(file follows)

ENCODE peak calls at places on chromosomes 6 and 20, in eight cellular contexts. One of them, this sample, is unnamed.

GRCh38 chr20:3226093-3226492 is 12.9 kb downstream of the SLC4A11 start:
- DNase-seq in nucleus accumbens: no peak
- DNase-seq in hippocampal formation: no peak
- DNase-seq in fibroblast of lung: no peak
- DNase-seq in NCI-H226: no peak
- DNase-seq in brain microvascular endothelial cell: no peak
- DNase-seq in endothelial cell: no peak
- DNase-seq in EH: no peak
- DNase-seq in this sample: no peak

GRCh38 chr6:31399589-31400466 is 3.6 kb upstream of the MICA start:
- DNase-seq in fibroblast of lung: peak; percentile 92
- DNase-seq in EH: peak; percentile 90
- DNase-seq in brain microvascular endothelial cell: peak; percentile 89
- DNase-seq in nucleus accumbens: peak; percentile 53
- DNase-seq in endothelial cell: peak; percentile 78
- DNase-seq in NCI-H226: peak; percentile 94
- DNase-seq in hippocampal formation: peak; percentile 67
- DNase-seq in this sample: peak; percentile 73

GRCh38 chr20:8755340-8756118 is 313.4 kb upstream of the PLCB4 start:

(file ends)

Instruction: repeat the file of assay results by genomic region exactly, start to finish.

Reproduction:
ENCODE peak calls at places on chromosomes 6 and 20, in eight cellular contexts. One of them, this sample, is unnamed.

GRCh38 chr20:3226093-3226492 is 12.9 kb downstream of the SLC4A11 start:
- DNase-seq in nucleus accumbens: no peak
- DNase-seq in hippocampal formation: no peak
- DNase-seq in fibroblast of lung: no peak
- DNase-seq in NCI-H226: no peak
- DNase-seq in brain microvascular endothelial cell: no peak
- DNase-seq in endothelial cell: no peak
- DNase-seq in EH: no peak
- DNase-seq in this sample: no peak

GRCh38 chr6:31399589-31400466 is 3.6 kb upstream of the MICA start:
- DNase-seq in fibroblast of lung: peak; percentile 92
- DNase-seq in EH: peak; percentile 90
- DNase-seq in brain microvascular endothelial cell: peak; percentile 89
- DNase-seq in nucleus accumbens: peak; percentile 53
- DNase-seq in endothelial cell: peak; percentile 78
- DNase-seq in NCI-H226: peak; percentile 94
- DNase-seq in hippocampal formation: peak; percentile 67
- DNase-seq in this sample: peak; percentile 73

GRCh38 chr20:8755340-8756118 is 313.4 kb upstream of the PLCB4 start: